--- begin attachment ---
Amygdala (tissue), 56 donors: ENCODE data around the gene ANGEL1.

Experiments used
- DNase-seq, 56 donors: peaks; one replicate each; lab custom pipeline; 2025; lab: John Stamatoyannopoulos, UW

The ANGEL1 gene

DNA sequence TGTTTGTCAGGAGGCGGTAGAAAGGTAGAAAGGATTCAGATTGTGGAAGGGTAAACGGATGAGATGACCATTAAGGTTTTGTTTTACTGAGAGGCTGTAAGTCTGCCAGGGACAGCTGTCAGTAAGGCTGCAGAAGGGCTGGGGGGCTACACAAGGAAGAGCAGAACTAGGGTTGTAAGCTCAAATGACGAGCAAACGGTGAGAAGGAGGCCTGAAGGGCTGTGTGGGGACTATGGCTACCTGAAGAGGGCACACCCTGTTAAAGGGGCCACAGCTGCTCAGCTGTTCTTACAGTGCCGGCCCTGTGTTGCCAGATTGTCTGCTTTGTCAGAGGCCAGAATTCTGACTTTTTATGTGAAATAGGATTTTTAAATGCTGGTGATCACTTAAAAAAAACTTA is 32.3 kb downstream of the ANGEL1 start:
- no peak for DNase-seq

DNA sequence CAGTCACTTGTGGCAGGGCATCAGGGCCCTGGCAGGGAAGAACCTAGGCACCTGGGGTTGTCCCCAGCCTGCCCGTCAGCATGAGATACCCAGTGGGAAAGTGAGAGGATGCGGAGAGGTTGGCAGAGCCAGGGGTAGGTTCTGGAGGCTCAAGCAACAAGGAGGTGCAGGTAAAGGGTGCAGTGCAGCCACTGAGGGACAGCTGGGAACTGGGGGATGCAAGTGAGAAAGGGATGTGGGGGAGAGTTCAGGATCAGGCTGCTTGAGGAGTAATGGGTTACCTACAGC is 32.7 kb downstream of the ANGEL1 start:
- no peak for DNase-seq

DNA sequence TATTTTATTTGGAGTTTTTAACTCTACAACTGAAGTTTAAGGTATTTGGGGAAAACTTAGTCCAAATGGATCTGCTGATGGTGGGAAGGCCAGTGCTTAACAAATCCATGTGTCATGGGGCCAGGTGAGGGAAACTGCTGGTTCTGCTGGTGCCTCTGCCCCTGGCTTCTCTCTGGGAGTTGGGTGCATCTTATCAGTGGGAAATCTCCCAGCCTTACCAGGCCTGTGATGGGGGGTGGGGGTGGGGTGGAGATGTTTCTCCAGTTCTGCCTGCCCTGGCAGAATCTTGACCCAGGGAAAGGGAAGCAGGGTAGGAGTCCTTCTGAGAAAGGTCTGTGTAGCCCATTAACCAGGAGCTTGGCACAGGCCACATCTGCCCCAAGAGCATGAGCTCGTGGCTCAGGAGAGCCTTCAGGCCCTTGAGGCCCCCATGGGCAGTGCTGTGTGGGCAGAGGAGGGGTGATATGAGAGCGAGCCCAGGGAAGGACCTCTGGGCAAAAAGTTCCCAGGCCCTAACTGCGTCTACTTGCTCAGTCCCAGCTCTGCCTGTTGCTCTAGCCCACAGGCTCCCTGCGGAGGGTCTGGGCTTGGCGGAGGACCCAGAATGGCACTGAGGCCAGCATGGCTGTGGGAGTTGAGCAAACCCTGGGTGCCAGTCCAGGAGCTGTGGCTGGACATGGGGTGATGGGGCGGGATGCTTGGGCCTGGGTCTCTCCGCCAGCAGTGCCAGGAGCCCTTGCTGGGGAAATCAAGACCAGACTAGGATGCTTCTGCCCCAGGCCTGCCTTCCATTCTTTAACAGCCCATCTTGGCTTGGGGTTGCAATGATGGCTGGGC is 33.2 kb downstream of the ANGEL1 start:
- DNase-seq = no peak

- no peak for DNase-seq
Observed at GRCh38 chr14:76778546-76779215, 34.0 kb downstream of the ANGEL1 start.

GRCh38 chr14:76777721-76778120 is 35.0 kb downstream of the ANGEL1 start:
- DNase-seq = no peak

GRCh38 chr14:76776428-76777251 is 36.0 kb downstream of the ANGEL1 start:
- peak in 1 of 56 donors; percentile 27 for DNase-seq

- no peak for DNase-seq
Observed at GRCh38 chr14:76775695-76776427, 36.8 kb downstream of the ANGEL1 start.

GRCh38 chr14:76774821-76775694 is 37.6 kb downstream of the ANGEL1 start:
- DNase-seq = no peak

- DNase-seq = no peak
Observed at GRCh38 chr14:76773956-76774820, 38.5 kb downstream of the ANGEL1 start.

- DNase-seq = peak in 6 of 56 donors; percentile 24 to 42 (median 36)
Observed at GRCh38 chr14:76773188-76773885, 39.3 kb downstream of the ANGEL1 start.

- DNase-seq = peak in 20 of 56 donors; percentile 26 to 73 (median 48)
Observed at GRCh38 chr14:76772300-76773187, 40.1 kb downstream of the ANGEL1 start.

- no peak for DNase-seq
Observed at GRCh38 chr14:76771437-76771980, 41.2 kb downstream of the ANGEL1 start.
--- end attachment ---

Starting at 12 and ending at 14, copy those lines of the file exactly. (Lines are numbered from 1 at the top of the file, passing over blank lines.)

Observed at GRCh38 chr14:76778546-76779215, 34.0 kb downstream of the ANGEL1 start.

GRCh38 chr14:76777721-76778120 is 35.0 kb downstream of the ANGEL1 start:
- DNase-seq = no peak